So you see, I literally owe my life to this pandemic. I don’t even know how you repay someone with the ultimate gift of life, but I can start by telling people to buy Pamela’s amazing debut novel, which is appropriately called A BOUNDLESS PLACE (see below.)

Finally, around 5,000 people die in America every year waiting for a kidney. Approximately 95,000 people are on the UNOS transplant list and only about 30,000 of them will receive a kidney. Please consider becoming a living kidney donor. You can learn about it at the National Kidney Foundation here and about UCLA’s living kidney donor program here. In addition to my now being able to be removed from the UNOS transplant list thanks to Pamela, that means someone else on the UNOS list will receive a life-saving kidney that would have been earmarked for me.

Whoever saves a life, it is considered as if he saved an entire world. ~ Talmud Sanhedrin 37a

Written by Pamela Stockwell earlier this month:

One year ago this month, in March 2021, my daughter and I drove to South Carolina to see my dad. At one point, she was driving, so I checked Facebook to while away the time and I see that my friend and fellow writer Kelly Hartog had posted a plea for a kidney. I knew she had kidney problems and that she needed a new kidney, but through her post, I learned more about her disease (polycystic kidney disease or PKD) and kidney donation. Her post had a link to apply as a possible donor. So what else does one do on a seven-hundred-mile road trip but sign up to give away a vital organ? I figured I’d probably be rejected at some point, but I could at least try.

Turns out, I was rejected. At least initially. But, somewhere along the way, the vague idea of wanting to do something turned into a pretty strong desire to do this. So, I had further tests and was soon reinstated as a possible donor. And the further I burrowed into the process, the more determined I became to see it through.

Eleven months, six thousand tests, and sharing more bodily fluid with lab techs than I ever thought possible (eighteen vials of blood in one morning! While fasting!), I was finally approved by two hospitals (one in NJ and one in CA) to be Kelly’s donor. Our surgeries are scheduled for the end of March.

My kidney is going on a trip across the country and finding a new home with Kelly in California. I am sure it will be very happy because Kelly is a smart, witty, resilient, awesome person.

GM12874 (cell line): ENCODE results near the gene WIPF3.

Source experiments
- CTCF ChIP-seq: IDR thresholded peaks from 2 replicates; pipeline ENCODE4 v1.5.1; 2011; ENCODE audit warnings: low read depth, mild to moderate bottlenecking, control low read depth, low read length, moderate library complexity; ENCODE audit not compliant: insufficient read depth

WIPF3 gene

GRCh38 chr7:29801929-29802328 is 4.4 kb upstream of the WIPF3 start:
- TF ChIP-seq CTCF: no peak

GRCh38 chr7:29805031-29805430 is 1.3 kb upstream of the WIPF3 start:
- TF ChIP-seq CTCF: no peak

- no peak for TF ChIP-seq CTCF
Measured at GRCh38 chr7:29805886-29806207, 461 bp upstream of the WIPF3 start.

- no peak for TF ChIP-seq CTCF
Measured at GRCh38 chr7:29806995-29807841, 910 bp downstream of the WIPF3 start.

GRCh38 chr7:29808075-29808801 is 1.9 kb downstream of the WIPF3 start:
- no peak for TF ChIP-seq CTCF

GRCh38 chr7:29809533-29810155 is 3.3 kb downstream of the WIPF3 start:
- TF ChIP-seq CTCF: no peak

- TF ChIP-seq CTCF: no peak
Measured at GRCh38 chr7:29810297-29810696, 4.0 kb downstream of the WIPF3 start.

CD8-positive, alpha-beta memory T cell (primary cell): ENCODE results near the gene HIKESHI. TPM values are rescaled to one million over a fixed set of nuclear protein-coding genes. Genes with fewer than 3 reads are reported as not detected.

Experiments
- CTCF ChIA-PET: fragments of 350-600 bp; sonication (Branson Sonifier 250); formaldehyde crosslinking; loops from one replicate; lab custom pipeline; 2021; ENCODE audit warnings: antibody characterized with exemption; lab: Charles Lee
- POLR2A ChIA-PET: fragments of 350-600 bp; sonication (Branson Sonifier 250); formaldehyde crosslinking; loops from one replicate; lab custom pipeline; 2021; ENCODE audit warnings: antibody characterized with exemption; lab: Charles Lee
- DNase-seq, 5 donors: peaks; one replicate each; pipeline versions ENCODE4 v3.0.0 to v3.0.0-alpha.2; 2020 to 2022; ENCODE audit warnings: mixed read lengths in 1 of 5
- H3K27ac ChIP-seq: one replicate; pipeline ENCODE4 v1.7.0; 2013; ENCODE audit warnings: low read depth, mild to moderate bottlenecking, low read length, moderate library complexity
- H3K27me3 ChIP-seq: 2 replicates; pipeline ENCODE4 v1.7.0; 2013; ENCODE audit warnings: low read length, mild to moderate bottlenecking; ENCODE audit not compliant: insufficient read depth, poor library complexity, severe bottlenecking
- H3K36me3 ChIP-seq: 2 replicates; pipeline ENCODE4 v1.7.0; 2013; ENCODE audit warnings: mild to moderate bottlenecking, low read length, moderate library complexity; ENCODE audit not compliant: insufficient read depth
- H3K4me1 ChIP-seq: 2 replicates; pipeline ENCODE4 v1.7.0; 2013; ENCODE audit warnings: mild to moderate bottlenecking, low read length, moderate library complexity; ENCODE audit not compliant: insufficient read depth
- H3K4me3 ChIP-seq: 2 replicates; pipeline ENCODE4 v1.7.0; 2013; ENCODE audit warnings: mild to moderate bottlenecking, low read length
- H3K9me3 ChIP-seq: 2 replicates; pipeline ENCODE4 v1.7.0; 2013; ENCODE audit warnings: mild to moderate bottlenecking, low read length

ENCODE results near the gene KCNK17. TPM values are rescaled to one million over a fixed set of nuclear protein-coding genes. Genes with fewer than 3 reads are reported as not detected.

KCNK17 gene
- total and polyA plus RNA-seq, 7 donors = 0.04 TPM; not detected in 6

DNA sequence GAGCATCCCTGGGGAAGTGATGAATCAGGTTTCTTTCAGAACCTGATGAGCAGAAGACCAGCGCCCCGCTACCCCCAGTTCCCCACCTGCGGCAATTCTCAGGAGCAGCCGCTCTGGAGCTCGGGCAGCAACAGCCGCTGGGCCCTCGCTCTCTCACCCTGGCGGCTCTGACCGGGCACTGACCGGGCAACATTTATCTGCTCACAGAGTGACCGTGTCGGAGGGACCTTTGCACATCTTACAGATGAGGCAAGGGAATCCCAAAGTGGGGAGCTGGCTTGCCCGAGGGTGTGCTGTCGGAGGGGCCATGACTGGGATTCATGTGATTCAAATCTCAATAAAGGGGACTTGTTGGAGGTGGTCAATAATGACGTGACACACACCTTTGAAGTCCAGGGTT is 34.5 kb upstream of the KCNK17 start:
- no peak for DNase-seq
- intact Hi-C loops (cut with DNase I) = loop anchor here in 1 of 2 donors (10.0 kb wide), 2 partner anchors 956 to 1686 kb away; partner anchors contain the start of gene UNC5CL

But here’s the kicker: I have never met Kelly in person and, if it weren’t for the awful pandemic and the wonderful Women’s Fiction Writers Association (WFWA), we likely would never have met.

When the world shut down two years ago, the marvelous Michele Montgomery started hosting writing dates for WFWA members: writers would get together on Zoom, give a brief description of what we were working on that day, then go write. Cameras on or off, but still on Zoom. Alone. But together. There’d be a check-in at forty-five minutes, then back to work, then a final check in after another forty-five-minute interval. It sounds crazy, but there’s some sort of positive, creative energy that is generated in these sessions. I had gone to in-person write-ins with my local band of writers, the Princeton Writing Group, with the same result: focus, accountability, camaraderie. But the pandemic put that on hold, and these Zoom write-ins filled the gap. We don’t do much chatting, but enough happens that you start to get to know the people in those little boxes on your computer screen. That’s how I got to know Kelly. 

And now, with both of us undergoing major surgeries with long recovery periods, our fellow writers in the WFWA have banded together through Give InKind to provide meals and other support. I have been overwhelmed by their support and encouragement.

And I learned some things along the way: Nearly 100,000 Americans are on the waiting list for a kidney transplant and about twelve people die each day while they wait. I learned that live kidney donations have a better outcome for the recipient than kidneys transplanted from deceased donors. I learned that the surgery is safe (though obviously not without risk), and donors are so thoroughly checked out, they often live long lives well beyond their donation because they are overall in such good health. Who knew at my age, I would be healthy enough? But I was and I am. Kidney donation is not for everyone, but if you’d like to learn more, you can do so by visiting Donating a kidney can be a directed donation, like mine, or a non-directed donation, meaning your transplant team will find you a match. But either way, you give a life-sustaining gift to someone who needs it.

Twenty-four-year-old Violet wants one thing: to hide from life after her husband's death left her reeling. But life has other ideas. Well, life and a certain seven-year-old neighbor.

Violet moves to Magnolia Avenue, a forgotten street in a forgotten neighborhood filled with forgotten mobile homes. It looks like the perfect place to retreat and lick her wounds. But it's not long before her young neighbor, Arabella, enlists her in the rescue of the cantankerous old woman next door who has fallen ill. But if Violet thinks this is a one-off event, she's wrong. Next thing she knows, she is entangled in the lives of several neighbors from grumpy Mr. Pritchard to the handsome GI across the street. 

Set against the backdrop of the 1969 moon landing when astronauts broke the boundaries of Earth, A Boundless Place shows what happens when people are able to break through their own boundaries and reach out to others.

If you'd like to donate to help offset their expenses while they're recovering: